Heart and blood
The heart and vascular system carry important products through the body, such as oxygen, carbon dioxide, nutrients, waste products, hormones and heat. The vascular system carries the blood to every part of the body. It supplies the body with oxygen and nutrients and disposes the waste products from the body.
The heart lies in the chest cavity between the lungs. It weighs about 4 kg and is composed of four chambers, many large arteries and many veins. The four chambers are called atrium and ventricles. A wall of muscle divides the heart into two cavities: the left cavity pumps blood throughout the body, while the right cavity pumps blood only through the lungs. Two chambers of the heart lie in the left cavity and two chambers lie in the right cavity. The two upper chambers are called atrium, the bottom chambers are called ventricles. The right side of the heart receives deoxygenated blood from all parts of the body except for the lungs. The left side of the heart receives oxygenated blood from the lungs and pumps it to the rest of the body.
The body of a horse contains a total of 40 liters of blood. In rest, the heart of a healthy horse pumps 25 to 50 times per minute. It is important to now the normal rest-frequency of your horse. An increase in frequency of the heartbeat in rest can indicate pain, fear, illness or anxiety. Each heartbeat pumps the blood through the entire body. In rest, this is about 45 liter per minute. During a strenuous exercise this can increase to a maximum of 240 liter per minute. The maximum heart frequency of a horse lies between 210 and 280 beats per minute. Every horse has his own maximum heart frequency, which is hereditarily determined.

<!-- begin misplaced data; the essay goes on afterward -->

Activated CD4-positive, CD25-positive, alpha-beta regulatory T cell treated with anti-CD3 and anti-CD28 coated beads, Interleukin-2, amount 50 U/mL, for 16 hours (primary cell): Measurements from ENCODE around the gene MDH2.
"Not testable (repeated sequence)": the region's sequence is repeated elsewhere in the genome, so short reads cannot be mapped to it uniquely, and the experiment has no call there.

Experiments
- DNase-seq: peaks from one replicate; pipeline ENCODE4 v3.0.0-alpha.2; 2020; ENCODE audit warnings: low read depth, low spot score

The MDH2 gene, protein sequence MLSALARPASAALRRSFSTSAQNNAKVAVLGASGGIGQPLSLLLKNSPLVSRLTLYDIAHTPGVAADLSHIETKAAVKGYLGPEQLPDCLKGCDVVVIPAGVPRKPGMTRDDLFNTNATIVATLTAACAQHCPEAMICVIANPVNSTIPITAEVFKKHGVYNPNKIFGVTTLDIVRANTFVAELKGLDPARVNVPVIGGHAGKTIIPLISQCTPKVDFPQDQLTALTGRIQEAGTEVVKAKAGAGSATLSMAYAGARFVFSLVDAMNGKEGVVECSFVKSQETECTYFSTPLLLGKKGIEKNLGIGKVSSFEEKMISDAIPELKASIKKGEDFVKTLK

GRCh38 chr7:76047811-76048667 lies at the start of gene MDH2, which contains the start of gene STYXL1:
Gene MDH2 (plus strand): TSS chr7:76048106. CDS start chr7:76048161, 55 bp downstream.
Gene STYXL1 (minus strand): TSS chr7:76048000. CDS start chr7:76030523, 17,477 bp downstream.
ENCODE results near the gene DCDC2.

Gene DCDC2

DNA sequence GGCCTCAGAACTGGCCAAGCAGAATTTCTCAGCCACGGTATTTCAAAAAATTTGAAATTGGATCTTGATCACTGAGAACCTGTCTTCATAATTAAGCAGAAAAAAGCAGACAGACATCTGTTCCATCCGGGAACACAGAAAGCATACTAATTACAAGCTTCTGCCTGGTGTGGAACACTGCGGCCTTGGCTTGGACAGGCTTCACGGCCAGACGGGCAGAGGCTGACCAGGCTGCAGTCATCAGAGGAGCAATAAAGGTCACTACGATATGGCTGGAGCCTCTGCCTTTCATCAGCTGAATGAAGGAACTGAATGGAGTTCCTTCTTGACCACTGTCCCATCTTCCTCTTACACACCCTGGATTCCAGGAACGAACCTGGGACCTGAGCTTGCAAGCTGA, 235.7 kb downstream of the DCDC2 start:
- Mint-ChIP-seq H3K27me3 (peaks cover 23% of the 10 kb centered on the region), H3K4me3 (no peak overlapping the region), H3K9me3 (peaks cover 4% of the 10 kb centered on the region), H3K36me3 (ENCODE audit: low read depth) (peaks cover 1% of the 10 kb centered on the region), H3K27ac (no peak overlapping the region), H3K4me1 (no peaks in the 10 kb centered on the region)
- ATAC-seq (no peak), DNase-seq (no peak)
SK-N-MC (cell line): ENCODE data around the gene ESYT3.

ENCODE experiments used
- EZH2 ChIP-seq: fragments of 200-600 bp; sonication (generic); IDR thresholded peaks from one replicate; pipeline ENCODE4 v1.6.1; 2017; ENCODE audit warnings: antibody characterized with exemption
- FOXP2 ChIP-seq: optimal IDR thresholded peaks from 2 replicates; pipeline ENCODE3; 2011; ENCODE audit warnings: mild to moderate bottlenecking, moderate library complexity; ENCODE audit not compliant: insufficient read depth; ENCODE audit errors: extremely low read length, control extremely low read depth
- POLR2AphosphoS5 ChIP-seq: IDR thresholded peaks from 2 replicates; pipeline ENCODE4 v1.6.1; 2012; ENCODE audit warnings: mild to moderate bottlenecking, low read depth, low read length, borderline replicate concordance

Blood tests / anemia
When you have a suspicion that your horse may be anemic (less performance, tired quickly), we advise to consult your veterinarian for a blood test. It is necessary that a specialist examine the results of this blood test, because one number in the outcome will not give you the whole picture. All values are connected. Anemia is not a shortage of blood, but a deficiency of red blood cells, or an increased breakdown of red blood cells.
Anemia is not common in horses, but it is tremendously significant for the performance of the horse.
It is advisable to consult your veterinarian.
What can I do?
When anemia has been diagnosed, it is important to verify that the horse doesn’t have any other physical obstacles that would prevent him from becoming fit and healthy again (i.e. stress or extreme cold temperatures). Only a veterinarian can treat anemia. When your horse has recovered completely,
it is important to prevent another incident of anemia. Nutrition will play an important role in this attempt.
A special diet, custom-designed for the performance and needs of your horse will be of great help.